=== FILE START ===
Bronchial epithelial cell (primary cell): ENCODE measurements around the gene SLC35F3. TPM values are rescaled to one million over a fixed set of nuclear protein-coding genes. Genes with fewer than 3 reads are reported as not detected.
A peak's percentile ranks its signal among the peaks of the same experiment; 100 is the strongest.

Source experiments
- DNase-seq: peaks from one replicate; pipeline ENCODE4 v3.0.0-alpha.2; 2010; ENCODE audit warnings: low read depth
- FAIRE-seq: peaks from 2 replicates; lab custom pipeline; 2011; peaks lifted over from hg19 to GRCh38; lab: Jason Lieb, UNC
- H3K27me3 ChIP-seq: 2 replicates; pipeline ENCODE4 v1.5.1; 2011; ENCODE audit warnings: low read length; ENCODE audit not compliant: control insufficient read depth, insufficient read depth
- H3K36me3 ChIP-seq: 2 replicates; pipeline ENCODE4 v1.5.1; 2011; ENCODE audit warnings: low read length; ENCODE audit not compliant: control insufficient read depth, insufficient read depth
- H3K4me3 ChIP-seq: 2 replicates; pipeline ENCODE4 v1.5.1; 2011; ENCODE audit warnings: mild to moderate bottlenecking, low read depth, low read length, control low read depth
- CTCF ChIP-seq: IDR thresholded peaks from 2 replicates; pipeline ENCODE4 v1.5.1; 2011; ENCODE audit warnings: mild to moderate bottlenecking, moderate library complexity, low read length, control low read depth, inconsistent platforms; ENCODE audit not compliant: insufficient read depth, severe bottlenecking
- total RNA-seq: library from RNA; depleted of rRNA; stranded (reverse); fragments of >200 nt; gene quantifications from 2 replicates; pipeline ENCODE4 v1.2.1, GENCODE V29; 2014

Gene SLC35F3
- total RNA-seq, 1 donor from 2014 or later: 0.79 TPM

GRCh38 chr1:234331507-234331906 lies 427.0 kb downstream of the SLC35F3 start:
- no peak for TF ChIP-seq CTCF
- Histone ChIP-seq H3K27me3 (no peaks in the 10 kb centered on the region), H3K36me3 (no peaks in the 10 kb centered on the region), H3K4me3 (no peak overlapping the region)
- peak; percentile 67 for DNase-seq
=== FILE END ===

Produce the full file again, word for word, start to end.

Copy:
Bronchial epithelial cell (primary cell): ENCODE measurements around the gene SLC35F3. TPM values are rescaled to one million over a fixed set of nuclear protein-coding genes. Genes with fewer than 3 reads are reported as not detected.
A peak's percentile ranks its signal among the peaks of the same experiment; 100 is the strongest.

Source experiments
- DNase-seq: peaks from one replicate; pipeline ENCODE4 v3.0.0-alpha.2; 2010; ENCODE audit warnings: low read depth
- FAIRE-seq: peaks from 2 replicates; lab custom pipeline; 2011; peaks lifted over from hg19 to GRCh38; lab: Jason Lieb, UNC
- H3K27me3 ChIP-seq: 2 replicates; pipeline ENCODE4 v1.5.1; 2011; ENCODE audit warnings: low read length; ENCODE audit not compliant: control insufficient read depth, insufficient read depth
- H3K36me3 ChIP-seq: 2 replicates; pipeline ENCODE4 v1.5.1; 2011; ENCODE audit warnings: low read length; ENCODE audit not compliant: control insufficient read depth, insufficient read depth
- H3K4me3 ChIP-seq: 2 replicates; pipeline ENCODE4 v1.5.1; 2011; ENCODE audit warnings: mild to moderate bottlenecking, low read depth, low read length, control low read depth
- CTCF ChIP-seq: IDR thresholded peaks from 2 replicates; pipeline ENCODE4 v1.5.1; 2011; ENCODE audit warnings: mild to moderate bottlenecking, moderate library complexity, low read length, control low read depth, inconsistent platforms; ENCODE audit not compliant: insufficient read depth, severe bottlenecking
- total RNA-seq: library from RNA; depleted of rRNA; stranded (reverse); fragments of >200 nt; gene quantifications from 2 replicates; pipeline ENCODE4 v1.2.1, GENCODE V29; 2014

Gene SLC35F3
- total RNA-seq, 1 donor from 2014 or later: 0.79 TPM

GRCh38 chr1:234331507-234331906 lies 427.0 kb downstream of the SLC35F3 start:
- no peak for TF ChIP-seq CTCF
- Histone ChIP-seq H3K27me3 (no peaks in the 10 kb centered on the region), H3K36me3 (no peaks in the 10 kb centered on the region), H3K4me3 (no peak overlapping the region)
- peak; percentile 67 for DNase-seq